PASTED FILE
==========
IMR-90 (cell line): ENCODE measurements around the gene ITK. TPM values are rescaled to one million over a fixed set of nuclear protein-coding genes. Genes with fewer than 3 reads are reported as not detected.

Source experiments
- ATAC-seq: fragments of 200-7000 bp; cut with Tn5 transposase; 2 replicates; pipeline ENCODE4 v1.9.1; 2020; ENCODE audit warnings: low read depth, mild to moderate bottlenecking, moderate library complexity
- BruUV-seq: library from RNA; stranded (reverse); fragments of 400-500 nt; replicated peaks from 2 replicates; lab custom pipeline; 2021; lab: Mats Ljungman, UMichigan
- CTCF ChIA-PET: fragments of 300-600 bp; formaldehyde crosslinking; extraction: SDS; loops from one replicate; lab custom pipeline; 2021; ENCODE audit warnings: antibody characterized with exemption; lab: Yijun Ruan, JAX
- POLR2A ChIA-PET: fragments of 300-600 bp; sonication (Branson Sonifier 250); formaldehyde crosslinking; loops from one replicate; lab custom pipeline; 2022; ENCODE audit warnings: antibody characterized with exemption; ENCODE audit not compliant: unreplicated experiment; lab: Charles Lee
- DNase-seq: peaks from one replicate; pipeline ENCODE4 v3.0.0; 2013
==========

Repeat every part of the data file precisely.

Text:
IMR-90 (cell line): ENCODE measurements around the gene ITK. TPM values are rescaled to one million over a fixed set of nuclear protein-coding genes. Genes with fewer than 3 reads are reported as not detected.

Source experiments
- ATAC-seq: fragments of 200-7000 bp; cut with Tn5 transposase; 2 replicates; pipeline ENCODE4 v1.9.1; 2020; ENCODE audit warnings: low read depth, mild to moderate bottlenecking, moderate library complexity
- BruUV-seq: library from RNA; stranded (reverse); fragments of 400-500 nt; replicated peaks from 2 replicates; lab custom pipeline; 2021; lab: Mats Ljungman, UMichigan
- CTCF ChIA-PET: fragments of 300-600 bp; formaldehyde crosslinking; extraction: SDS; loops from one replicate; lab custom pipeline; 2021; ENCODE audit warnings: antibody characterized with exemption; lab: Yijun Ruan, JAX
- POLR2A ChIA-PET: fragments of 300-600 bp; sonication (Branson Sonifier 250); formaldehyde crosslinking; loops from one replicate; lab custom pipeline; 2022; ENCODE audit warnings: antibody characterized with exemption; ENCODE audit not compliant: unreplicated experiment; lab: Charles Lee
- DNase-seq: peaks from one replicate; pipeline ENCODE4 v3.0.0; 2013